The third group included samples from birds from external institutions that all died with severe systemic isosporiasis. One from a recently wild caught colony of 13 European starlings from the San Francisco Bay area housed at Stanford University, and tissues from 16 blue-crowned laughingthrushes from Jersey Zoo (UK).

Deoxyribonucleic Acid Isolation

Deoxyribonucleic acid (DNA) was extracted from previously frozen feces and tissue samples. For the feces extraction, the Qiagen DNA Powersoil Kit (Valencia, CA) was utilized according to the manufacturer's protocol with the addition of a pretreatment step of four freeze-thaw cycles (3 min in liquid nitrogen followed by 3 min at 95°C). Tissue extraction was done with the Qiagen Dneasy Blood and Tissue Kit (Valencia, CA) following the manufacturer's tissue extraction protocol. Each sample DNA was eluted at 100 μl. The resultant DNA was stored short-term at −20 and −80°C long-term.

Cytochrome c Oxidase Subunit I Polymerase Chain Reaction Assay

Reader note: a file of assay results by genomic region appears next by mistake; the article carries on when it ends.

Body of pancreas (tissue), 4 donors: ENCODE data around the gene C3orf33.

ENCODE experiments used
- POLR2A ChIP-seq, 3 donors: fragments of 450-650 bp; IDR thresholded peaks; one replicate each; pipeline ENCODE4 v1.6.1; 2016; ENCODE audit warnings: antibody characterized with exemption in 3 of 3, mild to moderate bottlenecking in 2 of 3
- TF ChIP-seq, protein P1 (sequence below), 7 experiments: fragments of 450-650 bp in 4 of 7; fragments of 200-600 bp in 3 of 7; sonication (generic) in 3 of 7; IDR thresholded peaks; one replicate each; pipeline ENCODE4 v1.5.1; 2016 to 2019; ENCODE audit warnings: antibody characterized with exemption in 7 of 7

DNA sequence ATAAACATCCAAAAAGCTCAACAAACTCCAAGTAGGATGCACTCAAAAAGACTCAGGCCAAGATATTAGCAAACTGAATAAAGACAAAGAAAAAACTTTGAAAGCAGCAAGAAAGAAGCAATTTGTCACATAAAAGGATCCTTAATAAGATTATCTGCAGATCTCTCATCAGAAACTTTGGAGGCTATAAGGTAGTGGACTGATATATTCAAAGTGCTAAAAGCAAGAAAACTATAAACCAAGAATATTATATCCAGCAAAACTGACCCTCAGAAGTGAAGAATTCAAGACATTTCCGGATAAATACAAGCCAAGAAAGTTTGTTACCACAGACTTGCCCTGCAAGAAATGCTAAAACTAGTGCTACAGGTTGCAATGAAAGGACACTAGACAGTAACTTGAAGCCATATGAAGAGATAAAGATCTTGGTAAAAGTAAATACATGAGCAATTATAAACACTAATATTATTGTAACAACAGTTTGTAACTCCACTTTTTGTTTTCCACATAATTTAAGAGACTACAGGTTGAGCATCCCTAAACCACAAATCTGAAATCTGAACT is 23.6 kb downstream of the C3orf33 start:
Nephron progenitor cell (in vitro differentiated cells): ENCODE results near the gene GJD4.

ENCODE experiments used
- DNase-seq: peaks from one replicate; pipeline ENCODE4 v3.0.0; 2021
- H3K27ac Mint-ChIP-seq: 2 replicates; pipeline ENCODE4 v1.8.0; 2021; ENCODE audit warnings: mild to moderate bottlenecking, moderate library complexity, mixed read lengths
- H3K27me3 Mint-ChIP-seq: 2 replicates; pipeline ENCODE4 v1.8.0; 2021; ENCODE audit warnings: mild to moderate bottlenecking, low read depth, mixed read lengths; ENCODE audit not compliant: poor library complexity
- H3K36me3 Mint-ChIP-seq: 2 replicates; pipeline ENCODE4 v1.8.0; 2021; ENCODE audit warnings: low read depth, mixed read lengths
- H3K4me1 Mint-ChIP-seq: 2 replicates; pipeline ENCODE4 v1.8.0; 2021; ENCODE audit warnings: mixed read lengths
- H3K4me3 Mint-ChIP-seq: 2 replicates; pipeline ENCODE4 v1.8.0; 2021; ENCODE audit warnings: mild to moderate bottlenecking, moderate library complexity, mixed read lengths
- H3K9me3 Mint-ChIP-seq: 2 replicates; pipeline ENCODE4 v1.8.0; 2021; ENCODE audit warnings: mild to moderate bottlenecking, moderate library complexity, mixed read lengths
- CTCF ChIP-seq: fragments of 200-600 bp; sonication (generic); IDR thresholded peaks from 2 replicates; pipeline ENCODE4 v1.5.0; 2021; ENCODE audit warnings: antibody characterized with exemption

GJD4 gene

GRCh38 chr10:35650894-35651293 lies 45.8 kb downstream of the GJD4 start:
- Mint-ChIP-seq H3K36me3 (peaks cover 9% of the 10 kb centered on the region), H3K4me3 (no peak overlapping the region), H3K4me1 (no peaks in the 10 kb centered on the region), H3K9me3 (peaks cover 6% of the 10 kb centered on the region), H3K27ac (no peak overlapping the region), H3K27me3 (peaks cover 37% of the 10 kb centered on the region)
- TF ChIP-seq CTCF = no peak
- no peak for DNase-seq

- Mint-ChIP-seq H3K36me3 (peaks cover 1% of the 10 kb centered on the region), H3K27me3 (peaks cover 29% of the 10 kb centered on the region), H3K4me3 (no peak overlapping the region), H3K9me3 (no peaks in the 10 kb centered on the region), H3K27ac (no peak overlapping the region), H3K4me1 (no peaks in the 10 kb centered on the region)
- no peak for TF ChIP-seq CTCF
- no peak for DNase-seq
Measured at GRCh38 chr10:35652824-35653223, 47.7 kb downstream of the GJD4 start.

Polymerase chain reaction (PCR) assays were performed using the Eppendorf Mastercycler Pro S thermocycling system (Hauppauge, NY). The general procedure was taken from Ogedengbe et al. (14) with forward primer Cocci_COI_For – 5′-GGTTCAGGTGTTGGTTGGAC-3′ and reverse primer Cocci_COI_Rev −5′-AATCCAATAACCGCACCAAG-3′ for the COI target gene. Each 25 μl reaction contained the following reagents: 12.5 μl of 2× MyTaq HS Mix (Bioline, Memphis, TN), 400 nM of each primer (IDT, San Diego, CA), 2 μl of the tissue extracted DNA, and 4 μl of the fecal extracted DNA was added to each reaction. Each sample was run with a known positive control, negative extraction control, and PCR negative control. Controls were used to detect the success of the PCR as well as any contamination that might have occurred during the extraction or PCR set up. For the COI assay, the following PCR parameters used were as follows: 96°C for 5 min, (94°C for 20 s, 55°C for 30 s, 72°C for 90 s) × 40, 72°C for 10 min. The amplicons were run on a 0.9% agarose gel stained with 2.5% ethidium bromide. Bands of the expected size of ~780 bp were isolated and subsequently gel-extracted using the EMD Millipore Ultrafree™-DA (Millipore, Billerica, MA).